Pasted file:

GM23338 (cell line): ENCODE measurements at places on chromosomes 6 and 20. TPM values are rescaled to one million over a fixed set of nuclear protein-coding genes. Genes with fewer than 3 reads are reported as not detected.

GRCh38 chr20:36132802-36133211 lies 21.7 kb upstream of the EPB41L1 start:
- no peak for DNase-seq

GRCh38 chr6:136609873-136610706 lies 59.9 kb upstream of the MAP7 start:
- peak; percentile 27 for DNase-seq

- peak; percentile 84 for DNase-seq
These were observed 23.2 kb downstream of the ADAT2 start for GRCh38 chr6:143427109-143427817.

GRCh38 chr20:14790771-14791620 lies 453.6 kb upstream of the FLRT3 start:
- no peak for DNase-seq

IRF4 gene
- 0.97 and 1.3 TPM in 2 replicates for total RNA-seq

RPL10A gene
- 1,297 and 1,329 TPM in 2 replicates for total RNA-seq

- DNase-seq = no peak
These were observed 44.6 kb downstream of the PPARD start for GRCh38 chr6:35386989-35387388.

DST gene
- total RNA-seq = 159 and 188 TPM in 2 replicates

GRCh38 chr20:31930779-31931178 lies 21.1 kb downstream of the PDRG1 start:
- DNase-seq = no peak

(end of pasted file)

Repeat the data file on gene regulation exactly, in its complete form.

GM23338 (cell line): ENCODE measurements at places on chromosomes 6 and 20. TPM values are rescaled to one million over a fixed set of nuclear protein-coding genes. Genes with fewer than 3 reads are reported as not detected.

GRCh38 chr20:36132802-36133211 lies 21.7 kb upstream of the EPB41L1 start:
- no peak for DNase-seq

GRCh38 chr6:136609873-136610706 lies 59.9 kb upstream of the MAP7 start:
- peak; percentile 27 for DNase-seq

- peak; percentile 84 for DNase-seq
These were observed 23.2 kb downstream of the ADAT2 start for GRCh38 chr6:143427109-143427817.

GRCh38 chr20:14790771-14791620 lies 453.6 kb upstream of the FLRT3 start:
- no peak for DNase-seq

IRF4 gene
- 0.97 and 1.3 TPM in 2 replicates for total RNA-seq

RPL10A gene
- 1,297 and 1,329 TPM in 2 replicates for total RNA-seq

- DNase-seq = no peak
These were observed 44.6 kb downstream of the PPARD start for GRCh38 chr6:35386989-35387388.

DST gene
- total RNA-seq = 159 and 188 TPM in 2 replicates

GRCh38 chr20:31930779-31931178 lies 21.1 kb downstream of the PDRG1 start:
- DNase-seq = no peak